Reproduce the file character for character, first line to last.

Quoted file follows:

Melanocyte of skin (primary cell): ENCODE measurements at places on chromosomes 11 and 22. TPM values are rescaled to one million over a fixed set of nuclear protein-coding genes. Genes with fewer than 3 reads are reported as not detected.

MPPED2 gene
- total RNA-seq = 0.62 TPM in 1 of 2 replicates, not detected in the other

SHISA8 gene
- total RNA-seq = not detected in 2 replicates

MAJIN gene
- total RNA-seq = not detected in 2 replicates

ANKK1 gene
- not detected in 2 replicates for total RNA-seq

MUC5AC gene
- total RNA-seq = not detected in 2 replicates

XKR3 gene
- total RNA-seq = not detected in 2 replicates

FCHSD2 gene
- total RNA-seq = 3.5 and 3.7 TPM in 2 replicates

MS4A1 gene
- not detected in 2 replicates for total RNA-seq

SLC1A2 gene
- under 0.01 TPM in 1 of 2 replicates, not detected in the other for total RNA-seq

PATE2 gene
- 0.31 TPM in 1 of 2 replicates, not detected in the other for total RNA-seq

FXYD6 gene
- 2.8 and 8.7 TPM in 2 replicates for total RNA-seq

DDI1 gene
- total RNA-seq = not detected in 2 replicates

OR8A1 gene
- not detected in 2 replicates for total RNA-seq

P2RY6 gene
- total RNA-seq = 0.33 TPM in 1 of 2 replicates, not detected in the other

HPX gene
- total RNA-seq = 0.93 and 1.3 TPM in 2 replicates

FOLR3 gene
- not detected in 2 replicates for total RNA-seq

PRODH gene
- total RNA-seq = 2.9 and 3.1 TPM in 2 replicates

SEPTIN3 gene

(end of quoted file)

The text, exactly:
Melanocyte of skin (primary cell): ENCODE measurements at places on chromosomes 11 and 22. TPM values are rescaled to one million over a fixed set of nuclear protein-coding genes. Genes with fewer than 3 reads are reported as not detected.

MPPED2 gene
- total RNA-seq = 0.62 TPM in 1 of 2 replicates, not detected in the other

SHISA8 gene
- total RNA-seq = not detected in 2 replicates

MAJIN gene
- total RNA-seq = not detected in 2 replicates

ANKK1 gene
- not detected in 2 replicates for total RNA-seq

MUC5AC gene
- total RNA-seq = not detected in 2 replicates

XKR3 gene
- total RNA-seq = not detected in 2 replicates

FCHSD2 gene
- total RNA-seq = 3.5 and 3.7 TPM in 2 replicates

MS4A1 gene
- not detected in 2 replicates for total RNA-seq

SLC1A2 gene
- under 0.01 TPM in 1 of 2 replicates, not detected in the other for total RNA-seq

PATE2 gene
- 0.31 TPM in 1 of 2 replicates, not detected in the other for total RNA-seq

FXYD6 gene
- 2.8 and 8.7 TPM in 2 replicates for total RNA-seq

DDI1 gene
- total RNA-seq = not detected in 2 replicates

OR8A1 gene
- not detected in 2 replicates for total RNA-seq

P2RY6 gene
- total RNA-seq = 0.33 TPM in 1 of 2 replicates, not detected in the other

HPX gene
- total RNA-seq = 0.93 and 1.3 TPM in 2 replicates

FOLR3 gene
- not detected in 2 replicates for total RNA-seq

PRODH gene
- total RNA-seq = 2.9 and 3.1 TPM in 2 replicates

SEPTIN3 gene